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Response to Niti Aayog’s Discussion Paper on “Digital Banks – A Proposal for Licensing and Regulatory Regime in India”

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Identifying the Market Failure and Mis-identifying the Intervention

The discussion paper highlights a ‘market failure’ in the debt market for MSMEs wherein incumbent banks are unwilling to lend to MSMEs, who are otherwise creditworthy, due to lack of documentation and thereby leading to suboptimal outcomes for both banks and MSMEs[3]. Adding to these frictions is the high operational cost structure of banks which makes it unviable for them to underwrite small ticket MSME loans[4]. The paper then states that NBFCs, while being able to solve the underwriting problem that banks have, are unable to raise funds as cheaply as banks, due to the absence of a ‘bank license premium’, which, the paper claims, is a premium offered by the credit market to borrowing entities.   

As a solution to these problems, the paper suggests the creation of DBs, which are likely to have a much lower cost structure. However, the discussion paper also suggests that the onerous compliance requirements on MSMEs, for availing loan from banks, flows from the status of banks as regulated entities and fiduciaries[5]. Thus, we conclude that DBs, which would also be regulated entities and fiduciaries akin to banks, will be subject to the same compliance requirements as banks and thus the existing frictions that the paper points to, would continue to persist for the DB construct too.

Economics of the DB Construct

The discussion paper does little to explain the economics of the DB construct and how DBs would achieve profitability. It contrasts the low per-account operating cost of Webank in China with the cost-to income ratios of banks in India to suggest DBs in India would be profitable. However, the Customer Acquisition Cost (CAC) is expected to be relatively high and is expected to rise with greater competition[6]. Given that small ticket, low tenure MSME and retail loans would form a significant market for DBs, the CACs would not be a one-time cost but likely to be a recurring cost[7]. Even assuming a low operating cost structure, the historically high NPA levels in this segment implies that DBs would still face high credit costs[8]. The high credit costs, reflected by the provisioning for expected losses on loans, and relative concentration of their portfolio in the urban areas, would adversely affect their profitability. The discussion paper does not provide any arguments or illustrations of how expected losses can be brought down through the DB construct and hence, by not doing so, it does not provide a credible argument for how the DB construct will solve the key cost challenges of serving low-income and under-served segments. Also, the other argument for the profitability of the DB construct hinges on access to low-cost retail demand deposits. The reality of the artificially low-cost nature of retail deposits reflects the woefully low competition in interest rate offerings on retail demand deposits among banks in India. Unlike most banks worldwide, Indian banks enjoy virtually guaranteed profits from the ‘depositor penalty’ that they collectively and unfairly impose on their depositors. In the U.S., for instance, the ‘depositor penalty’ has been close to 0.10% on an average in the past six years, as compared to 4% in India over the 10 years since deposit rates have been deregulated[9]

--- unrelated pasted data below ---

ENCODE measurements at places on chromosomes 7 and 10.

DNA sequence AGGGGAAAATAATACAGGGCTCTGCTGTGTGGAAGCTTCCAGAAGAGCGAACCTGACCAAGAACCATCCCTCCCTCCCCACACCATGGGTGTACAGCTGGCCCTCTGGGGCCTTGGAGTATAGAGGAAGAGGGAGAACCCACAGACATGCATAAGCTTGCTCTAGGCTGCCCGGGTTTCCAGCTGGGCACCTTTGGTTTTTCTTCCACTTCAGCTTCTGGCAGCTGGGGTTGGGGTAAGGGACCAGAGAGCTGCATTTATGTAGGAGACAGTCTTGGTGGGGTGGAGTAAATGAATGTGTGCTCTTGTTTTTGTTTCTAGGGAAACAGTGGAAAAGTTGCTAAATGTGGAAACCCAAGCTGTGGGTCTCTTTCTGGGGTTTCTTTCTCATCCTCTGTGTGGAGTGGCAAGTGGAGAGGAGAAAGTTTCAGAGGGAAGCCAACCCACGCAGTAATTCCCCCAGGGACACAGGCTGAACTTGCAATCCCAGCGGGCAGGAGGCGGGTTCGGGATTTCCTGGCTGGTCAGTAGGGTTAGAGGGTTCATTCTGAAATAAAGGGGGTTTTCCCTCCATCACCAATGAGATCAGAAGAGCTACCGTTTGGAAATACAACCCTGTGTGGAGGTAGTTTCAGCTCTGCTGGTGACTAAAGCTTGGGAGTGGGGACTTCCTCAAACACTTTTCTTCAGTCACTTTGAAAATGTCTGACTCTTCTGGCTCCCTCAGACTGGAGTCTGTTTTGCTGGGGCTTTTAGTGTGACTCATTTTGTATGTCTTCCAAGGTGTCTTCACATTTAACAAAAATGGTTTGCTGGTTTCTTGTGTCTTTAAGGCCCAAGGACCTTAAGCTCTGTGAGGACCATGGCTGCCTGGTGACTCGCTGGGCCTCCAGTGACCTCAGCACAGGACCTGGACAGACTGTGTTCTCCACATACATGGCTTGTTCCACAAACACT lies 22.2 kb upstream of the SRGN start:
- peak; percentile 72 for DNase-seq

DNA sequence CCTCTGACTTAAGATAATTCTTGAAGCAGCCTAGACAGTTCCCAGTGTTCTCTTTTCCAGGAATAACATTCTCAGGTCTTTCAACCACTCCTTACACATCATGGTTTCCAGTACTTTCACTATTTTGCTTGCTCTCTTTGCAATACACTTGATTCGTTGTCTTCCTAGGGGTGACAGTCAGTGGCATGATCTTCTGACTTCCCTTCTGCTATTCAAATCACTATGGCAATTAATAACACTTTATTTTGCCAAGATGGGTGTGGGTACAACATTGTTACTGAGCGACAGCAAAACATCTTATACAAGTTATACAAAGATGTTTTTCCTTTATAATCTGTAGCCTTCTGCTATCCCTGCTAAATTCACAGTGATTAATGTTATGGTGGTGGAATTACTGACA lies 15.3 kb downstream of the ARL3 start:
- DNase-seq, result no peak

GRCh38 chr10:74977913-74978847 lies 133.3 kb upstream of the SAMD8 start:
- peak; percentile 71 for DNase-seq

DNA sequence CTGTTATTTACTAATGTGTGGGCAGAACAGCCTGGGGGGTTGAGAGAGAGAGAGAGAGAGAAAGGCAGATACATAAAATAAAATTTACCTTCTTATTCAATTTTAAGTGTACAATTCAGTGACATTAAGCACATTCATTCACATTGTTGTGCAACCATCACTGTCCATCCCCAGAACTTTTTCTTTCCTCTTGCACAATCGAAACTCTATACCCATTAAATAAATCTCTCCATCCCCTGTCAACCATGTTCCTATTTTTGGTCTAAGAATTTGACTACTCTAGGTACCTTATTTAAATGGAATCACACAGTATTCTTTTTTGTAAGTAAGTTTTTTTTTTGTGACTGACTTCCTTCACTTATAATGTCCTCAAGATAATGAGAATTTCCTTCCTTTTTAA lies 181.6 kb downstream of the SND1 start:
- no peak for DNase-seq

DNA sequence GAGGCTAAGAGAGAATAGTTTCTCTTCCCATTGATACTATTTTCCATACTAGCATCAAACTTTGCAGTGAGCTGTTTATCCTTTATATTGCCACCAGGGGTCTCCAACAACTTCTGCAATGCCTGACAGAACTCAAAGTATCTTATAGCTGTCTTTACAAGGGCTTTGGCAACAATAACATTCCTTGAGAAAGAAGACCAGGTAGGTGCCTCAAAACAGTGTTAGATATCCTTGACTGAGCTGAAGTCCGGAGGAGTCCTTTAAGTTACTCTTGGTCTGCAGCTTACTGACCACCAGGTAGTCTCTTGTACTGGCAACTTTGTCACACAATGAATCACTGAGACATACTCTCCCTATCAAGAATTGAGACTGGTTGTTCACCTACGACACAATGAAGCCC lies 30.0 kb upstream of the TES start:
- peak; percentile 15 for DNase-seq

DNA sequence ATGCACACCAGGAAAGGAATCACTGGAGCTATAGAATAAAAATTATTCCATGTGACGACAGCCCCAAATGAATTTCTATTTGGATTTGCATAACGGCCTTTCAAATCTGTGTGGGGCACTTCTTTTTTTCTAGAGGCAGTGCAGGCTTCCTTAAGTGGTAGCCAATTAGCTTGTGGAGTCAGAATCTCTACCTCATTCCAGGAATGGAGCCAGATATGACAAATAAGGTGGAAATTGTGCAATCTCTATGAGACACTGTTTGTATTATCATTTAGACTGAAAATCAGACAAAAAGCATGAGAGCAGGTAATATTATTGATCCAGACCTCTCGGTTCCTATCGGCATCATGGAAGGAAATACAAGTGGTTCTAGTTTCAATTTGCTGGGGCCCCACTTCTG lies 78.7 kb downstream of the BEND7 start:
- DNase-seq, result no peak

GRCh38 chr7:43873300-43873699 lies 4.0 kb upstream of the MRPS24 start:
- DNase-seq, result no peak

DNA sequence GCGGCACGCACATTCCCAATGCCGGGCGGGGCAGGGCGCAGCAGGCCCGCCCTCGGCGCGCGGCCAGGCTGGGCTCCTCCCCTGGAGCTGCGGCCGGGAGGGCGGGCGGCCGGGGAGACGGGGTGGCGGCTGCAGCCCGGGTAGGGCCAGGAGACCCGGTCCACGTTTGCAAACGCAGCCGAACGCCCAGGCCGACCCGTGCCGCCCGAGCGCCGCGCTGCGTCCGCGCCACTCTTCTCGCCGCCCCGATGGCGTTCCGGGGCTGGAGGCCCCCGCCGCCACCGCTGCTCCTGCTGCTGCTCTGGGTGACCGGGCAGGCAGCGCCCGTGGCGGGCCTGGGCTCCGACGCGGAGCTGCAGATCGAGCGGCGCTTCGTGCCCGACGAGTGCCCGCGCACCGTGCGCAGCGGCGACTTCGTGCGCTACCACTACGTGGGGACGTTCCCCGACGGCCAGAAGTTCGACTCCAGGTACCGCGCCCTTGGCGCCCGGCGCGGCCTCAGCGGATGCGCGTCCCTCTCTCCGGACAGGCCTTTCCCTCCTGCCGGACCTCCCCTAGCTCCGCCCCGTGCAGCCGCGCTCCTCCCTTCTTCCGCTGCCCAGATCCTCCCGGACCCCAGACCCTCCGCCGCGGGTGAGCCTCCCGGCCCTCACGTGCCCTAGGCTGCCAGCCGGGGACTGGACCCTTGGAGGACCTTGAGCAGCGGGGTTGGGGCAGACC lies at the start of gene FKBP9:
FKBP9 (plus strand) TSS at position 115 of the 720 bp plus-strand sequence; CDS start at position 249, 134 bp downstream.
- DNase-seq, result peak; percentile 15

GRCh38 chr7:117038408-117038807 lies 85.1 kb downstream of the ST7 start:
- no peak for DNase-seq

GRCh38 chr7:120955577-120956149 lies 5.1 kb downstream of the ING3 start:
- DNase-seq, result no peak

Needless to say, with the majority of India’s population in rural areas and experiencing low rural broadband penetration, it is unclear how the discussion paper concludes that DBs would not be handicapped as compared to traditional banks when it comes to furthering financial inclusion[10][11]. Indeed, the example the paper describes as the target customer is that of a gourmet café/ bakery incorporated as a private limited company in an urban center.

RBI’s Mandate – Protecting Retail Depositors or Venture Capital investors?

Banking is necessarily a low-risk business. Banks work with two classes of investors, those who seek low risk in exchange for low returns and supply large amounts of capital, and a smaller number that seek much higher returns and are willing to take on much higher levels of risk. In a bank, the first are the depositors and the second are those that supply risk-capital. Well-managed banks then combine these two forms of capital and ensure the aggregate level of risk that the bank takes on matches the expectations of its combined investor group[12].

Against this, the DB license seeks to use demand deposits (presumably retail, with permissions from the RBI) to experiment untested solutions and solve for the MSME credit gap and financial inclusion gap in the country. It therefore ignores the need for banks to be low-risk in character and provides a direct channel for shifting losses from high-risk-high return-seeking equity and Venture Capital (VC) investors to retail depositors, without having demonstrated any evidence of low-risk (low-NPA) origination. This would be unacceptable and goes against the basic tenets of banking.

Is the Digital Bank Solving Problems Unique to Neo Banks?

Neo-banks are consumer facing entities which partner with incumbent banks to offer banking services, like deposits and credit, to consumers. In providing these banking services, Neo-banks rely on the balance sheet of the partner bank[13]. Through partnership with banks, these Neo-banks perform the function of a DB. However, the discussion paper identifies three major challenges to growth that Neo-banks currently face and posits that allowing them access to a DB-like construct could solve for these problems[14]. The challenges identified are[15]

  1. Limited Revenue Potential – Neo-banks currently have only 2 sources of revenue – 1) Channel partner fees and 2) Interchange on payments. The discussion paper contends that the limited sources of revenue threatens their viability and thus could hinder financial inclusion.